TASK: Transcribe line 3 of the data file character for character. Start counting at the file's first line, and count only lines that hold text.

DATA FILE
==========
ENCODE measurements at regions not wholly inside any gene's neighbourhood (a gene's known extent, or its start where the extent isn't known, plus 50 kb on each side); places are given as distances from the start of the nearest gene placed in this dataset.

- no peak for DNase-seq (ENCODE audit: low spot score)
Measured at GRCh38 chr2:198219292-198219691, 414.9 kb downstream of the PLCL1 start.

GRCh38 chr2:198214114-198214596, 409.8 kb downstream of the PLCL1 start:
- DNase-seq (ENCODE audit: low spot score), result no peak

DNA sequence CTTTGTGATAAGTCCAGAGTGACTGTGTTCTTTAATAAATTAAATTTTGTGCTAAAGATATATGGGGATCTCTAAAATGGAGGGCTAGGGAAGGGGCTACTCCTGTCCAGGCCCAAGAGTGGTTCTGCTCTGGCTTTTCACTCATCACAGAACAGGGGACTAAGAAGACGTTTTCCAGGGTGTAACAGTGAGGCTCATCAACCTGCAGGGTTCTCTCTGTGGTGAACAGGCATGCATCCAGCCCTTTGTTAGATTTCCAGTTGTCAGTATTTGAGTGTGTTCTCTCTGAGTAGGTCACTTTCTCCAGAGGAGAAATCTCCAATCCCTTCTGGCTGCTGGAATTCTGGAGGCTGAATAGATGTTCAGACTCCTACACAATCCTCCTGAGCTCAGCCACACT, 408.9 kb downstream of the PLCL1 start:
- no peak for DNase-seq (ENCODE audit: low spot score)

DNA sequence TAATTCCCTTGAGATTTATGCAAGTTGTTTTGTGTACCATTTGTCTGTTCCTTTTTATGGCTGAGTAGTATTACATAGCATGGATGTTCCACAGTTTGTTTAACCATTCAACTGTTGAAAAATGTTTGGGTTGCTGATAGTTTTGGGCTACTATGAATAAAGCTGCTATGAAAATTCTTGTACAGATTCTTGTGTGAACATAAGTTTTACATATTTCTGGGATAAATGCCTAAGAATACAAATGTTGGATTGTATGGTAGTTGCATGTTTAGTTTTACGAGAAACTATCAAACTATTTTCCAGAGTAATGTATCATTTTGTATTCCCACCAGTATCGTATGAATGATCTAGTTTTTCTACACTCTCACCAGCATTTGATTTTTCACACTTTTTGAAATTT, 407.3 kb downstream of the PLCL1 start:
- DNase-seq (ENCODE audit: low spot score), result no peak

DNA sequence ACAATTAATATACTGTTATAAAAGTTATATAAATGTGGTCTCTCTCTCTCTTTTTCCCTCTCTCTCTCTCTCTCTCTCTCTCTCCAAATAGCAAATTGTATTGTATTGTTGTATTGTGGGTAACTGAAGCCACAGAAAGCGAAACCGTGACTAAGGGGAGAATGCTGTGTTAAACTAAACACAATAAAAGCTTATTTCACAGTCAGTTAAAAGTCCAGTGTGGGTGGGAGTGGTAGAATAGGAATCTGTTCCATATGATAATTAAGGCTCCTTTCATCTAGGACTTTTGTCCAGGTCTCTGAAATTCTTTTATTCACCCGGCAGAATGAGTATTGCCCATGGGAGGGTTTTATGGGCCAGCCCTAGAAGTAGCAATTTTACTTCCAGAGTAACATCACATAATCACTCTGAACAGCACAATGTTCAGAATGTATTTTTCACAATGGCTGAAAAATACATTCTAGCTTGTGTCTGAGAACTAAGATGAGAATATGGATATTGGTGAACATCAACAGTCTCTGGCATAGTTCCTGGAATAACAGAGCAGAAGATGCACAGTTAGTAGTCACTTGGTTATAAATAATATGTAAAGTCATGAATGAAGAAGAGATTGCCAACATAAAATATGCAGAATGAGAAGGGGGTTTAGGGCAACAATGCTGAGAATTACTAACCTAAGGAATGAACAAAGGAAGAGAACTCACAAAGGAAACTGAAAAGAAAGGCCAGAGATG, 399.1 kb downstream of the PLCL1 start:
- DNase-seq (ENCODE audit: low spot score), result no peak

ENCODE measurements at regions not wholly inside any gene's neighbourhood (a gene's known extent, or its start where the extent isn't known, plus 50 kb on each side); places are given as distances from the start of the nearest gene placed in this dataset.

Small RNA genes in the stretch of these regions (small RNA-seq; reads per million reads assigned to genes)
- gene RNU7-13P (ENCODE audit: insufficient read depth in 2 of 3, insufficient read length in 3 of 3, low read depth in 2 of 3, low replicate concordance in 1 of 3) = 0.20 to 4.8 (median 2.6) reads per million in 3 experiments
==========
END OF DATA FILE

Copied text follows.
Measured at GRCh38 chr2:198219292-198219691, 414.9 kb downstream of the PLCL1 start.